My full-time working life began in 1964. I worked as a waitress for seventy-five cents an hour at a Greyhound bus depot in Montana and, again, for a dollar an hour at Archie's Waeside in Iowa, a hangout for farmers who hadn't studied the art of tipping. I was rescued from Archie's when a friend told me about a production-line job at the meatpacking plant thirty-five miles away that paid three dollars an hour to start. The jobs that required fine motor skills, like the vacuum-packaging machine where I started, were entry-level jobs. They were also considered women's jobs and paid less. Other jobs that required more strength, and sometimes more size, had the highest pay. They were called “heavy breaking” jobs and were considered men's jobs.

At the plant, I progressed through a few jobs with better pay and then I bid on a heavy breaking job. I could see that not all the men on the line were big, and I was strong and understood the physics of my body. The management was surprised at my boldness but did not put up any resistance. I was able to do the job in the qualifying time. As long as the chain was moving at the speed they wanted for optimal production, they were satisfied. None of the men on the line cared because I did my share of the work. I made eight dollars an hour on that job in 1970.

Management kept their eye on a good production worker and might eventually offer a position working for the company off the line. A man working a heavy breaking job would be offered a position as foreman (yellow hat), with firing authority over the line workers. A woman would be offered quality control (green hat), with authority over the product (and less pay than a foreman). Management watched me do the heavy breaking job for a year, and offered me a quality control position. I told them I would like to be promoted to foreman, just like anyone else working a heavy breaking job. They said no, and I went back to work on the line until we went out on strike.

I spent the first twenty-five years of young adulthood at jobs like these, working while raising my own children. After that, I was called in to pinch-hit in my youngest daughter's and granddaughter's life when it unraveled, which, until my daughter got sober, was frequently. In all, I dedicated almost forty years to work and caregiving centered on family. In the midst of all this, I still managed to complete my college education, in December 2007, at sixty-one years of age. I planned to find stable employment with a decent salary and benefits for the first time in my life, but my timing was off. In the face of the economic crisis, most jobs disappeared from view for several years. According to the National Council on Aging, older workers like me had an especially difficult time finding a job. After the recession, we were half as likely to have regained employment as the nationwide average. I applied for my Social Security retirement at age sixty-two. This meant I would receive a reduced monthly stipend of $826 per month. But what choice did I have? It was the only way I would have any steady income.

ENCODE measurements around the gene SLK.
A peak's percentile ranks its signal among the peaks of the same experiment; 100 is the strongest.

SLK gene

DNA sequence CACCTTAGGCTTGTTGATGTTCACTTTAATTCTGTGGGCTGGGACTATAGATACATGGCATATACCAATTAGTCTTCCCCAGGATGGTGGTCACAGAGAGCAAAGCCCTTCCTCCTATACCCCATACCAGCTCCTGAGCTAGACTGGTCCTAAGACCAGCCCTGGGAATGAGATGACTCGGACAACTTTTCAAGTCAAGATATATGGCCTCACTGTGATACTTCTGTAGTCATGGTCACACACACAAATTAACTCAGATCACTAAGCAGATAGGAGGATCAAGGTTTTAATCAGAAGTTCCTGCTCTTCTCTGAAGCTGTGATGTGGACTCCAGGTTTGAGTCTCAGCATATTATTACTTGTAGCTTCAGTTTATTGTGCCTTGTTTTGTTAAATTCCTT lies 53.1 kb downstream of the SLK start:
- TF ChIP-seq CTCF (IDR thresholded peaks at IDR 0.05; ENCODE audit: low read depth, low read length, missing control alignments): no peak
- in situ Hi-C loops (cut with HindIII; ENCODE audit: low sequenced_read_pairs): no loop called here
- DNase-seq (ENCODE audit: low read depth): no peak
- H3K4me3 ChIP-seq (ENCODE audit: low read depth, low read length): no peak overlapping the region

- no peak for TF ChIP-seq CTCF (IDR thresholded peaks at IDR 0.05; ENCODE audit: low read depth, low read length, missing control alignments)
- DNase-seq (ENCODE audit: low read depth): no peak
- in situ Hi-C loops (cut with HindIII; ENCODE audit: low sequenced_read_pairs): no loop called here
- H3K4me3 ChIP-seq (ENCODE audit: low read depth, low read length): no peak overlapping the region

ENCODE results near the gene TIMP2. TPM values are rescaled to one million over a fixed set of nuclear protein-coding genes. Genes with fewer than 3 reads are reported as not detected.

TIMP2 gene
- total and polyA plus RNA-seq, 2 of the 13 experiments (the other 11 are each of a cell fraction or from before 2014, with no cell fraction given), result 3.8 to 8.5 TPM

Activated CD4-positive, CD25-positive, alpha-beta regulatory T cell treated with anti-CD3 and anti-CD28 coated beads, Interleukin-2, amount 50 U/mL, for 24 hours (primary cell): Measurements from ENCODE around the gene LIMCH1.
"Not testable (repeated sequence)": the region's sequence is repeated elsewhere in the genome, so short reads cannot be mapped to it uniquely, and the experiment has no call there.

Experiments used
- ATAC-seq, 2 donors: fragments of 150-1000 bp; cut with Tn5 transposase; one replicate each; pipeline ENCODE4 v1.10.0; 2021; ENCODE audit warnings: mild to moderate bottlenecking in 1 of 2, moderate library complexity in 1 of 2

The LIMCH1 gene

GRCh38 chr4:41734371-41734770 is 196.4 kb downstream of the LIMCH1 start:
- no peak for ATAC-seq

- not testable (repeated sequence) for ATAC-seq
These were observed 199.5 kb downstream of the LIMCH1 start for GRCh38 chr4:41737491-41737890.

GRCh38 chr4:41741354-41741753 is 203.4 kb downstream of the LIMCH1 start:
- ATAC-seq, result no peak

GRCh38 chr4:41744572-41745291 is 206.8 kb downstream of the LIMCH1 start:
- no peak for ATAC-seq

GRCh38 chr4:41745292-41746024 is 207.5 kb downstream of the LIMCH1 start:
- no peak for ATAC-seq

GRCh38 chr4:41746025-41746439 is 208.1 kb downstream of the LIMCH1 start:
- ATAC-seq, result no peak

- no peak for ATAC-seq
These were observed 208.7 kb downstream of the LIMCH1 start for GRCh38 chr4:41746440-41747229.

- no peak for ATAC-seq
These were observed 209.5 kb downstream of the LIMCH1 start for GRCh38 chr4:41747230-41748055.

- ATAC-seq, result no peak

My lifetime strategy of teeter-totter economics—paying some bills this month and setting others aside until the next—was on the verge of collapse. I was fortunate to get an apartment here after only two years on the waiting list. Many waiting lists for affordable senior housing are closed or can be at least three years long. As a resident here, my rent will be no more than 30 percent of my income. I work part-time, which improves my income and also helps me feel included and useful in the “real world.”

The women in my building are mostly white women from blue-collar roots similar to my own. We were brought up to believe that hard work, dedication, and loyalty to family were the pillars of American society. If we thought about it at all, we imagined that our dedication to family would be recognized down the road and we would receive some fair share of the social benefit. We did our duty as women and trusted in fairness. My generation of women raised families at a time when attitudes were changing about divorce, sex outside of marriage, and women working outside the family. The divorce rate climbed to 33 percent in 1970 and hovered around 50 percent between 1975 and 1985, according to the Centers for Disease Control and Prevention. By 1982, according to the Office of Juvenile Justice and Delinquency Prevention, 20 percent of children in America lived with a single mother. The courts regularly awarded primary custody of children to women, but child support awards were uneven and not well enforced.